I looked up the dictionary definition of the word home because I was curious to hear what it said (and let's be honest, I'm a nerd). All of the definitions referred to "a house, one's place of residence, country or native land, living quarters." I've been thinking about this subject continually lately now that we are back in town, now that we are back "home". The dictionary seems to believe one's home is simply a house. I have a different opinion.
Our last month in Colorado was quiet, we had the chance to do a bit more exploring in the mountains and see some friends of ours, but a lot of the time it was just quiet. Then, we had an eternal car ride across the Midwest, there is absolutely nothing out there. Before I knew it the landscape was changing from nothing and unfamiliar to known ground. We had entered places I grew up in and could navigate with my eyes closed.
I had an odd sensation of feeling that nothing at all had taken place. That things were just as they had always been and I'd never been involved in the tangled and complicated months behind me. It was a feeling I had felt before, the last time that we had returned from a long trip overseas full of adventures, good and bad. But this time things are different. I have a lot more figuring out to do.
As we drove on streets well worn by our memories we listened to "The Call" by Regina Spektor. I love that song. It perfectly captures a lot of the things I can't put into words. One line towards the end says, "Just because they can't feel it too doesn't mean that you have to forget." That has always resonated with me because often, no matter how much effort I put into relating a story from my life or trying to convey to someone how I felt in a certain moment, they just don't get it. And that's not easy, especially when it's a friend you love and care about.
But I'm slowly teaching myself that sometimes your memories, the ones that make you smile and the ones that make you hurt can only ever be yours. If someone else doesn't understand or can't relate it's not the end of the world. You can take those thoughts and lock them deep in your heart. Someday, someone will come along who does understand and maybe even has a similar memory locked up inside of them.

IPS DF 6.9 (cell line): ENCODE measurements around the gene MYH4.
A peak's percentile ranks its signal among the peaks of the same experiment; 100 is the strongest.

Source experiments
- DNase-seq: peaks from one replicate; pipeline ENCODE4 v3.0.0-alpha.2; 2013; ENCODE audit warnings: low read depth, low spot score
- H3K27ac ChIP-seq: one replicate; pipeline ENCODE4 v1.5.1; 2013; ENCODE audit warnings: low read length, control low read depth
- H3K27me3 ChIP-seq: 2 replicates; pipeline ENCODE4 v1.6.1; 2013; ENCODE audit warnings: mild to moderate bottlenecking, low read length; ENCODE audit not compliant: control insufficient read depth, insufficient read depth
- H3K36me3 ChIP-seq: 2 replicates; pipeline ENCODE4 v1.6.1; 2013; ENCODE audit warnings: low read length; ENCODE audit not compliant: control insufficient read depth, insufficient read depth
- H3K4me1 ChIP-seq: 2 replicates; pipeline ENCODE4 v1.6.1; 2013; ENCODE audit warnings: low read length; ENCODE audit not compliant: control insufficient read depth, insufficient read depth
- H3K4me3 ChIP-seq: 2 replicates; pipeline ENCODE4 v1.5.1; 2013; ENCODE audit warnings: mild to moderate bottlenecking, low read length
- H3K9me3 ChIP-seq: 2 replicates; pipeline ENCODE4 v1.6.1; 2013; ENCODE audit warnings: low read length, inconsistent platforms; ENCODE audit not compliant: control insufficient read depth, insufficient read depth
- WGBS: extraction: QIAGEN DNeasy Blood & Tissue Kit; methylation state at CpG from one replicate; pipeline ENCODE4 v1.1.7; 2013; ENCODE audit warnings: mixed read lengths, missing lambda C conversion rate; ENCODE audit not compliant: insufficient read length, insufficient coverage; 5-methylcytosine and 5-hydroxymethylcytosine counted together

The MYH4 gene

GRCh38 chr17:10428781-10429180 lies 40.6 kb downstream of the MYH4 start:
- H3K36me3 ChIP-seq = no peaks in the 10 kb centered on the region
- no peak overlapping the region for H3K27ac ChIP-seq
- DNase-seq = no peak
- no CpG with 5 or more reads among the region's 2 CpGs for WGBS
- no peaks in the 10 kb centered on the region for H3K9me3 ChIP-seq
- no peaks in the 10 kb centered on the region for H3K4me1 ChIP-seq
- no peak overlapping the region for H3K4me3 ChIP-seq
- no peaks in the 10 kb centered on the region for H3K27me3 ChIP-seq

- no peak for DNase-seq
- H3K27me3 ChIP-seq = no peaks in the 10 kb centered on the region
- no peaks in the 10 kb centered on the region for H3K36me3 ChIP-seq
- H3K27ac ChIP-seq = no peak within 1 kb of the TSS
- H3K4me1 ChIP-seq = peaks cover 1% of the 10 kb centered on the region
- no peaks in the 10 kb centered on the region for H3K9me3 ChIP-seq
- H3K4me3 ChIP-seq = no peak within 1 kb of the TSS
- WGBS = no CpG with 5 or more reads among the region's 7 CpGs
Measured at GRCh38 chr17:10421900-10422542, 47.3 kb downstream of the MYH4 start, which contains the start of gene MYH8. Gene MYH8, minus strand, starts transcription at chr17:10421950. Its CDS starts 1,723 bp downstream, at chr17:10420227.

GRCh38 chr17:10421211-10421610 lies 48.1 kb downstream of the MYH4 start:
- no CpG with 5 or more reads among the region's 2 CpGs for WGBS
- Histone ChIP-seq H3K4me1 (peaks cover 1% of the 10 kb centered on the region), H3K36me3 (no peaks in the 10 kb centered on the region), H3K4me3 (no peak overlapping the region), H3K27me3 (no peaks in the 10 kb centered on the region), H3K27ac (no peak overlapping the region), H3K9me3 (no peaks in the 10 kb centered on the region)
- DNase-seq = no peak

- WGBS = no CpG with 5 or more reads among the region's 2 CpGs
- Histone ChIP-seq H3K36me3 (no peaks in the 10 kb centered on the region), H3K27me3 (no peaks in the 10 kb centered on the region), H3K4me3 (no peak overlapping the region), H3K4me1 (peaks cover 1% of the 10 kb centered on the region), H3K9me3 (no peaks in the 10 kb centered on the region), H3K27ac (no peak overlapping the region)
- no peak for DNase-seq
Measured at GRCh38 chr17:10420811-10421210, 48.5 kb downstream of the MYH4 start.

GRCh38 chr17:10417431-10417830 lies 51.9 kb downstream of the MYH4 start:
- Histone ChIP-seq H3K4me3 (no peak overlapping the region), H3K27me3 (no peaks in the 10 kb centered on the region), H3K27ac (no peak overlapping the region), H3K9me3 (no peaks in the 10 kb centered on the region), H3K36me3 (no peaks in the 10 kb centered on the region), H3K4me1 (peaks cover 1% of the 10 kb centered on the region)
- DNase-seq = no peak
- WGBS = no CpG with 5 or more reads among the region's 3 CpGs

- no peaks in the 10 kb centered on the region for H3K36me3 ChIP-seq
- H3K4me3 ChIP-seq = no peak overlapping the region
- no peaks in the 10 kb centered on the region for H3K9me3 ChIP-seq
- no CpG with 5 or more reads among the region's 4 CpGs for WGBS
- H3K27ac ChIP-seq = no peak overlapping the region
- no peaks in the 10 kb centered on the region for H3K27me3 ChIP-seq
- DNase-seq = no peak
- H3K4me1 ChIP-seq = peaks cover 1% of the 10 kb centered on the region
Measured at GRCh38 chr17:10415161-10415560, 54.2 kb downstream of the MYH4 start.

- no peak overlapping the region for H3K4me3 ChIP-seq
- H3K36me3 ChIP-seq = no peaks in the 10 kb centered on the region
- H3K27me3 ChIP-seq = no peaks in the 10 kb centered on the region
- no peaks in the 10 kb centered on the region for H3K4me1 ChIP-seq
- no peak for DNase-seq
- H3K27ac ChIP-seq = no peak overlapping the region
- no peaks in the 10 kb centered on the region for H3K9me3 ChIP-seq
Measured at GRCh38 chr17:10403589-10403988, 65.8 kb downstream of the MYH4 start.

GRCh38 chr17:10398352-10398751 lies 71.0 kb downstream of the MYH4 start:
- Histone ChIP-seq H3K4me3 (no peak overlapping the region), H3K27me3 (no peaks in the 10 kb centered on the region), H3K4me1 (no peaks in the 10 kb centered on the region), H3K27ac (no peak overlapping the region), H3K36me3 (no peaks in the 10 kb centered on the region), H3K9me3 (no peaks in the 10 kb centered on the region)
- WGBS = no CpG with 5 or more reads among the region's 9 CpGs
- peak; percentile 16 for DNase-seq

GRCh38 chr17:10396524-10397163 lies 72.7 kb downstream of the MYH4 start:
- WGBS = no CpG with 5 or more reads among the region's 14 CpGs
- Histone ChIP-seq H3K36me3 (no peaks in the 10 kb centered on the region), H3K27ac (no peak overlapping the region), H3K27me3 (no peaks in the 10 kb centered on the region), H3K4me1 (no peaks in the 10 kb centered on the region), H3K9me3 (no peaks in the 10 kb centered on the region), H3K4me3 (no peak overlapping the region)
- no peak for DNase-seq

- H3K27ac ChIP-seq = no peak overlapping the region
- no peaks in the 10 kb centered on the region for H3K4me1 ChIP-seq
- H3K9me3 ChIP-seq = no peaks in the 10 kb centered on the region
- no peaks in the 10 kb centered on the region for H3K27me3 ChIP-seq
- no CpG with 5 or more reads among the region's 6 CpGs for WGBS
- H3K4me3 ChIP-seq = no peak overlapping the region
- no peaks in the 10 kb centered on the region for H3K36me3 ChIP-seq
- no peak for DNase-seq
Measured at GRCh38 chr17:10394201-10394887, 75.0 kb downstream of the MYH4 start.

So as we were driving up to our own front door in a different van than our old blue one with all her fading stickers, I felt two things at once. A surge of disappointment and a wave of unknown. I'm beginning to feel I won't ever know anything for certain. Life has proved to be so unpredictable.
Our friends had taken exceptionally good care of us by cleaning our house and stocking our fridge. Quite a few people stopped by to welcome us back. "Isn't it good to be home?" they kept asking. But I don't know. Is it good to be home? Is this home?
I loved seeing some of my friends again and I can't wait to see more of them. But part of me will always feel set apart. I'm "that girl", the one who "is never home", "Jackson's sister", "the one with the stories and the funny accents". I guess that's not a bad thing but it can be lonely when you know that your friends would rather not hear about the uglier sides of your adventure stories. There are parts I keep in the shadow because they are painful for me and no one likes to feel depressed. But sometimes you need to tell those parts too, it's part of being honest, it's part of telling the truth.